2 min read.Updated: 07 Jul 2020, 08:40 AM ISTBloomberg
The mobile-focused streaming network Chushou TV’s downfall on July 2 comes just two years after it received $120 million in investment from backers including Alphabet Inc.’s Google
Once high-flying Chinese game-streaming platform Chushou TV has shuttered, becoming the latest casualty in a market increasingly dominated by Tencent Holdings Ltd.
The mobile-focused streaming network’s demise on July 2 comes just two years after it received $120 million in investment from backers including Alphabet Inc.’s Google. The company, whose name translates as “tentacle," has asked streamers who play exclusively on the platform to switch to Tencent-backed video-sharing app Kuaishou, according to an in-app notice viewed by Bloomberg News. Chushou and Google representatives didn’t respond to requests for comment sent via email.
Chushou’s downfall further underscores Tencent’s supremacy in China’s game-streaming market, which iResearch estimates will generate 23.6 billion yuan ($3.4 billion) in revenue by the end of this year. Now, Tencent effectively controls the two largest platforms -- Huya Inc. and DouYu International Holdings Ltd. -- and has its own esports site eGame. In addition, the social media behemoth has stakes in fast-growing video services Kuaishou and Bilibili Inc., both of which are vying for more gaming content. Chushou said in 2018 it had 8 million unique streamers and 90 million registered users on its platform.
China’s streaming companies live and die on fans splurging on virtual gifts to tip performers, leading to bidding wars over the top professional gamers and putting an enormous strain on smaller platforms. Last year, No. 3 player Panda TV also succumbed to competitive forces and shut down its service. Tencent, whose WeChat messaging service is the social media starting point for more than a billion people, can market its services broadly and has forged close ties with influencers, advertisers and content providers across the country.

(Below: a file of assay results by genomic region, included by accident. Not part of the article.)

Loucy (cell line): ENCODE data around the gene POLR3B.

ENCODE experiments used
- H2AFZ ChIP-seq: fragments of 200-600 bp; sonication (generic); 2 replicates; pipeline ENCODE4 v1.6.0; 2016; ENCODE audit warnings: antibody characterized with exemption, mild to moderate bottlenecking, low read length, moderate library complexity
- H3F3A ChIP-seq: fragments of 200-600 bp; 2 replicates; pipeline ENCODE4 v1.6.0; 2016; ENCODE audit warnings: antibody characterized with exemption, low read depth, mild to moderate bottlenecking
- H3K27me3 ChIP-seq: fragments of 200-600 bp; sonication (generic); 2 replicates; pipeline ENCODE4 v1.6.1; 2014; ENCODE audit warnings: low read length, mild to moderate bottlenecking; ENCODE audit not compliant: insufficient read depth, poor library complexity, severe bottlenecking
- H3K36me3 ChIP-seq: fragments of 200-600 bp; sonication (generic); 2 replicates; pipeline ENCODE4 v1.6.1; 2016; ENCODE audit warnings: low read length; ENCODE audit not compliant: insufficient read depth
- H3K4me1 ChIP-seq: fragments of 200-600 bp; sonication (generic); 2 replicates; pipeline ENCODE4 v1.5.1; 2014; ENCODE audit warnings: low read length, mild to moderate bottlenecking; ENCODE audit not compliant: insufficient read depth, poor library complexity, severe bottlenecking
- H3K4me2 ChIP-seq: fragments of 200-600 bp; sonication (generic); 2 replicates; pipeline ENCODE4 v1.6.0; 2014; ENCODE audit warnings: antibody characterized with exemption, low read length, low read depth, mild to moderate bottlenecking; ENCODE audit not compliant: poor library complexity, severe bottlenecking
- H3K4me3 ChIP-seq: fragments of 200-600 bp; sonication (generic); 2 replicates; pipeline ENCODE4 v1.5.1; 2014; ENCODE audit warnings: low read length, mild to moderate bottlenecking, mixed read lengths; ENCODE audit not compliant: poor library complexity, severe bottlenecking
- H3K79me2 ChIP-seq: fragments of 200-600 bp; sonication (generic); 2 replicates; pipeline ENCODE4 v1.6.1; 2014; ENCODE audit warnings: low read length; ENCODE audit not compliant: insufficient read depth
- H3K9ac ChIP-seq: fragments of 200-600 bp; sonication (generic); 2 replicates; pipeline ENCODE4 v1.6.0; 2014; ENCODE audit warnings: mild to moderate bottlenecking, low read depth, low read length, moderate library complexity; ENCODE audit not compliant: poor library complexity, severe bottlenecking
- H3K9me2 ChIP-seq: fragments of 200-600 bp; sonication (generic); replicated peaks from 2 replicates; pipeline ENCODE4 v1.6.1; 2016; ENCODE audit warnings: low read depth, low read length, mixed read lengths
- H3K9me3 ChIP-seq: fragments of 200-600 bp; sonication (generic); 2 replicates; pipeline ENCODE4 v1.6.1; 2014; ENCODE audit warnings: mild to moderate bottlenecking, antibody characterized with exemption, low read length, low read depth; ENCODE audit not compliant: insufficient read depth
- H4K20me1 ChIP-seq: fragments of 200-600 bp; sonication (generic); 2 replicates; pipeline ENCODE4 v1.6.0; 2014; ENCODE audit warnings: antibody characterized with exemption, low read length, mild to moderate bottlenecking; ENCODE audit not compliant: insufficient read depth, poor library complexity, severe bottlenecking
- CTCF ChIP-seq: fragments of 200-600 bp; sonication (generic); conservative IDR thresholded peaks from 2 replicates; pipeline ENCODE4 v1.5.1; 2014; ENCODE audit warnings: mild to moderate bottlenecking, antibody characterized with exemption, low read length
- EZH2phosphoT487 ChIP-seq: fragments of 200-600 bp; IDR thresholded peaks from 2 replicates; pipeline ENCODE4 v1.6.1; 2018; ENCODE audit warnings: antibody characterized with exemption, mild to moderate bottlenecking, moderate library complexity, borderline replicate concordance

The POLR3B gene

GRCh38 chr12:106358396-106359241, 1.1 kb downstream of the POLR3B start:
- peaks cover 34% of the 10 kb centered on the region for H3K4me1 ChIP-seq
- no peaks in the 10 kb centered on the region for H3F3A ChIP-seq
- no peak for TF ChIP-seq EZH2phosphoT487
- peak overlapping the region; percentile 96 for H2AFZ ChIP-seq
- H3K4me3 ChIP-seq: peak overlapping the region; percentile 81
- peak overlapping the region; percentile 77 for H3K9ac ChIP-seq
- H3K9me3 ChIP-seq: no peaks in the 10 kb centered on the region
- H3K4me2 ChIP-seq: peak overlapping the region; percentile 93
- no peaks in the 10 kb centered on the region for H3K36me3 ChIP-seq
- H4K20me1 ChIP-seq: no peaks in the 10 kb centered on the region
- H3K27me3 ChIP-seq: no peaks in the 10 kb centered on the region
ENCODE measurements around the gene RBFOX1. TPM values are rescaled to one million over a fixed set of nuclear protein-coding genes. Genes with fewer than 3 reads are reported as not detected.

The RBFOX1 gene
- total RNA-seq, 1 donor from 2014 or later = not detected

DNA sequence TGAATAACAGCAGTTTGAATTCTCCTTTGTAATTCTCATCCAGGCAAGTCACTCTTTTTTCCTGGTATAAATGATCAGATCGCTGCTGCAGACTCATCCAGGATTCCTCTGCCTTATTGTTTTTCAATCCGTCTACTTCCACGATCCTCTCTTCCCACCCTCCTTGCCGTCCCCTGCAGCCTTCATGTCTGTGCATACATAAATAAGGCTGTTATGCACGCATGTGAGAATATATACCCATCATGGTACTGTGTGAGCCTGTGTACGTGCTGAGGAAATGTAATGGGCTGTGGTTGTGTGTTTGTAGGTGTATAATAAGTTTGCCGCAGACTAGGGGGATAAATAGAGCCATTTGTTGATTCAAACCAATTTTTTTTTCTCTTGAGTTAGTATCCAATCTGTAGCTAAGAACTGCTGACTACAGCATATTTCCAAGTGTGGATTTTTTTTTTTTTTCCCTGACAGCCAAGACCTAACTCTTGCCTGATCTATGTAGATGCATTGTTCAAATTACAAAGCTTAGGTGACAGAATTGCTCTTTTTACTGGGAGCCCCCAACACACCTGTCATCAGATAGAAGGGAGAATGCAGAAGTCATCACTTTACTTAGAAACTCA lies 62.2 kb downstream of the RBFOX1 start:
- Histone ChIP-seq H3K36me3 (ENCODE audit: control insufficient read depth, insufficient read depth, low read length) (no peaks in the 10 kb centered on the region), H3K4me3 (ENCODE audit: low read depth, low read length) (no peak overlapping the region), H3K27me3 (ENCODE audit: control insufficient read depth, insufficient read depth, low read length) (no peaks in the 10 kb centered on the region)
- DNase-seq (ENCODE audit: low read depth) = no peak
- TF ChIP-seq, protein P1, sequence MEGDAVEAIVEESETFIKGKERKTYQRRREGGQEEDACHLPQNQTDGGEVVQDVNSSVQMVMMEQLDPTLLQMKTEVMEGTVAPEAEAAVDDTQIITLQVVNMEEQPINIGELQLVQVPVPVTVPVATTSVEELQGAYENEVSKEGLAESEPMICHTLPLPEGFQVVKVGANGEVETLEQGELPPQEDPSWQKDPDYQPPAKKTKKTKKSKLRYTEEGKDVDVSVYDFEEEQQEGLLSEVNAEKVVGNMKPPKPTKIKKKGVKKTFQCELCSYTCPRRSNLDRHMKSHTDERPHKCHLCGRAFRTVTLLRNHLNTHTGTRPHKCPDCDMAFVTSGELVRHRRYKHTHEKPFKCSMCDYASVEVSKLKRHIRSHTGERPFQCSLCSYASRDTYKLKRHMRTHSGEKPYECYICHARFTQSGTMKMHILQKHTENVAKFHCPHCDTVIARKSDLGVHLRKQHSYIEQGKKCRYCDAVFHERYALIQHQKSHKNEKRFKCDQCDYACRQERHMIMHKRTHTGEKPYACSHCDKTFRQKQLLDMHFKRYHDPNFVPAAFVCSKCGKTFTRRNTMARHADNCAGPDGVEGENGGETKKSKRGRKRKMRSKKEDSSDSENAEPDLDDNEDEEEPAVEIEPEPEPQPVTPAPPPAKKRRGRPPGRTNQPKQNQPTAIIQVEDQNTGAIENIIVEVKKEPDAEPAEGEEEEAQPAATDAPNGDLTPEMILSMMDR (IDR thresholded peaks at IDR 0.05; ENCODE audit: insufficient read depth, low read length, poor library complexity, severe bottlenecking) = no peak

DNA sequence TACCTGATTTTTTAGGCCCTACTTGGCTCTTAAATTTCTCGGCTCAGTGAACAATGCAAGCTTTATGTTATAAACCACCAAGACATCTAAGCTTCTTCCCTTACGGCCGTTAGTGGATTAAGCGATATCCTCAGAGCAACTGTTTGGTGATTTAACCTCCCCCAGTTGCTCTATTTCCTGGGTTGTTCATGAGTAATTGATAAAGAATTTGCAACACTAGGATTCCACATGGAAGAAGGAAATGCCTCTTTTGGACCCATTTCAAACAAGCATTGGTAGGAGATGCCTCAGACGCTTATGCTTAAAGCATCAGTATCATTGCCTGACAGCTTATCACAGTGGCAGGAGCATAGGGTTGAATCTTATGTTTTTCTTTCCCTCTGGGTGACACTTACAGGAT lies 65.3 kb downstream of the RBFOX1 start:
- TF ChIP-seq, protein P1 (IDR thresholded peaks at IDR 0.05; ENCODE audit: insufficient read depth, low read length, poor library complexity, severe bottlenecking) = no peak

Chushou streamers complained recently online that they’ve not received their cut of virtual-gifting revenue for months and at least one influencer agency is suing Chushou for breach of contract. Last month, Shanghai Xiaren Internet Technology Ltd. secured a court order to freeze 5 million-yuan worth of assets owned by Chushou operator Hangzhou Kaixun Technology Ltd., according to court documents viewed by Bloomberg News. Other investors in Hangzhou-based Chushou include Qiming Venture Partners, GGV Capital, Shunwei Capital and Baidu Inc.’s Netflix-style iQiyi service.
Tencent dominates at home but its streaming and social media efforts haven’t progressed far abroad -- something it may be looking to address. The WeChat operator has been quietly testing a mobile-focused streaming network in the U.S. since at least March. Called Trovo Live, the new service closely resembles Twitch in its appearance and functionality, and sports Tencent’s own portfolio of popular games including Fortnite and PUBG Mobile.
This story has been published from a wire agency feed without modifications to the text. Only the headline has been changed.